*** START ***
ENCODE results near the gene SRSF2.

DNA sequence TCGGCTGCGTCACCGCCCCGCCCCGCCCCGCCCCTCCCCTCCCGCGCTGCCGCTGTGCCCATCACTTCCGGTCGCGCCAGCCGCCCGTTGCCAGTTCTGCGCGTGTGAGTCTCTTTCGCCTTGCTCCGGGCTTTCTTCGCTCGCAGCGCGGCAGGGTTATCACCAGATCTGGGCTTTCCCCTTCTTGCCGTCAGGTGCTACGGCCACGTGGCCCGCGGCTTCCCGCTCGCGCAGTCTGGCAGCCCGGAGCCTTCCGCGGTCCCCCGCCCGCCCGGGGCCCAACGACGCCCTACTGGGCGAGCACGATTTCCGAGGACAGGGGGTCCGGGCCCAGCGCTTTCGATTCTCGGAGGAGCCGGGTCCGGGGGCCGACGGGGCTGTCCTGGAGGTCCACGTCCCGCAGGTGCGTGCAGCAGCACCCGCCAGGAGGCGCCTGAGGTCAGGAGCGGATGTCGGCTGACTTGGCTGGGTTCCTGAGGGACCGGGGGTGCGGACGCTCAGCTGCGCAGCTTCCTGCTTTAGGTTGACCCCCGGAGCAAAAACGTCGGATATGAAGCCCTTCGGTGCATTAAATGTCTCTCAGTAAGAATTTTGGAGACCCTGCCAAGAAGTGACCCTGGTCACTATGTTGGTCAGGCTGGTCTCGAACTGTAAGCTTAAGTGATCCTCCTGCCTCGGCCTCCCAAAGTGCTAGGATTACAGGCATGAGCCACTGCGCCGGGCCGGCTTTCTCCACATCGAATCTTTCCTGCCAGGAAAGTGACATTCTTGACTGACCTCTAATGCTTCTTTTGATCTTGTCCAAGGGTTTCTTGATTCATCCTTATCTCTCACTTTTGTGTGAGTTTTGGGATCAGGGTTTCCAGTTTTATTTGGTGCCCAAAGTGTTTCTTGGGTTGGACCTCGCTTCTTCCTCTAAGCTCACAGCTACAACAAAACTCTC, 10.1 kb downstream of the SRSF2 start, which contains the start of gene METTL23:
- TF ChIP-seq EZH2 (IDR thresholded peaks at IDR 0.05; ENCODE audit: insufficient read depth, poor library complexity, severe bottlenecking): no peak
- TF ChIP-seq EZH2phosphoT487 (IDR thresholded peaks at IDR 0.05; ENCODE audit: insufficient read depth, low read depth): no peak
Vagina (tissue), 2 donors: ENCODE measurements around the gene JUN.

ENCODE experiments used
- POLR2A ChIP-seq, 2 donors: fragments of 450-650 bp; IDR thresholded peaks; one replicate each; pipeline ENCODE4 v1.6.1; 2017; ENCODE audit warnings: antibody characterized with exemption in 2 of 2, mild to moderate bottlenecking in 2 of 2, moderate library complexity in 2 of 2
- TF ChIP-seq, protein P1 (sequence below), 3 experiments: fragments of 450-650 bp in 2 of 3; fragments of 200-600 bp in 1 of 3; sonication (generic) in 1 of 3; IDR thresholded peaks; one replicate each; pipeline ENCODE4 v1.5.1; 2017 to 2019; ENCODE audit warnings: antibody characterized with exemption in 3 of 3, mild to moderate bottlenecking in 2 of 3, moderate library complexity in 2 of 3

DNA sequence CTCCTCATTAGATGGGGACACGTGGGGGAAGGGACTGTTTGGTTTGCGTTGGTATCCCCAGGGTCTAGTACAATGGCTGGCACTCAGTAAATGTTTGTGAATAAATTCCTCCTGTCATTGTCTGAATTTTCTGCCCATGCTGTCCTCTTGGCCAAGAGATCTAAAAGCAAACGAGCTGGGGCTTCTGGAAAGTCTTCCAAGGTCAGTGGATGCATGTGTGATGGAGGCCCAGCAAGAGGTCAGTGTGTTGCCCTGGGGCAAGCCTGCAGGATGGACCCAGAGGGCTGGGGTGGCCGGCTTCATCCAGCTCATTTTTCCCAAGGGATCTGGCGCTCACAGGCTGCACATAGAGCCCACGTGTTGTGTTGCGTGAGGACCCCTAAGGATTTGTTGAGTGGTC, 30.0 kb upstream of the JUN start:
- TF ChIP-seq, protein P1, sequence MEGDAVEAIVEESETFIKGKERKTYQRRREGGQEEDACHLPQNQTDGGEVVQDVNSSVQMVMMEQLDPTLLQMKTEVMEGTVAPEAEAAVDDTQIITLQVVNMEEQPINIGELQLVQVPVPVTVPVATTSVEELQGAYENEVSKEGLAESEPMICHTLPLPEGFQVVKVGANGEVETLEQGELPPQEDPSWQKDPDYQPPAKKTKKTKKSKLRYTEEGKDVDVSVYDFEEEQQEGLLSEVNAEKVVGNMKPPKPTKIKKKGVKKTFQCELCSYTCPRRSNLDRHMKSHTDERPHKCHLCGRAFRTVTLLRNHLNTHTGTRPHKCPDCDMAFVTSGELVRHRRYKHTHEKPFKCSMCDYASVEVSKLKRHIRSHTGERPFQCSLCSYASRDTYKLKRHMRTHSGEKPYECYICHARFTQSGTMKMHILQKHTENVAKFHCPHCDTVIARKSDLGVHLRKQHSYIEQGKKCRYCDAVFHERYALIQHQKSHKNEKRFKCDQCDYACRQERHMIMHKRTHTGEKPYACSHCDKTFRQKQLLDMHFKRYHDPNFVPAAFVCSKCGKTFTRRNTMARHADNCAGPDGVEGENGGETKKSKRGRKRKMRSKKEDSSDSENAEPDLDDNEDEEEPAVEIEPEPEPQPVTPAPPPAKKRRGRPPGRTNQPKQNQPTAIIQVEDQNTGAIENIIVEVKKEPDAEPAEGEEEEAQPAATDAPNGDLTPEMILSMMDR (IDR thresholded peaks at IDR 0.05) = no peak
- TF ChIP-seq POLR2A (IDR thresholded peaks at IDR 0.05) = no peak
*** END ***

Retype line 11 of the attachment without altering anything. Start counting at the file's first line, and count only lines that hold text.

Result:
- TF ChIP-seq POLR2A (IDR thresholded peaks at IDR 0.05) = no peak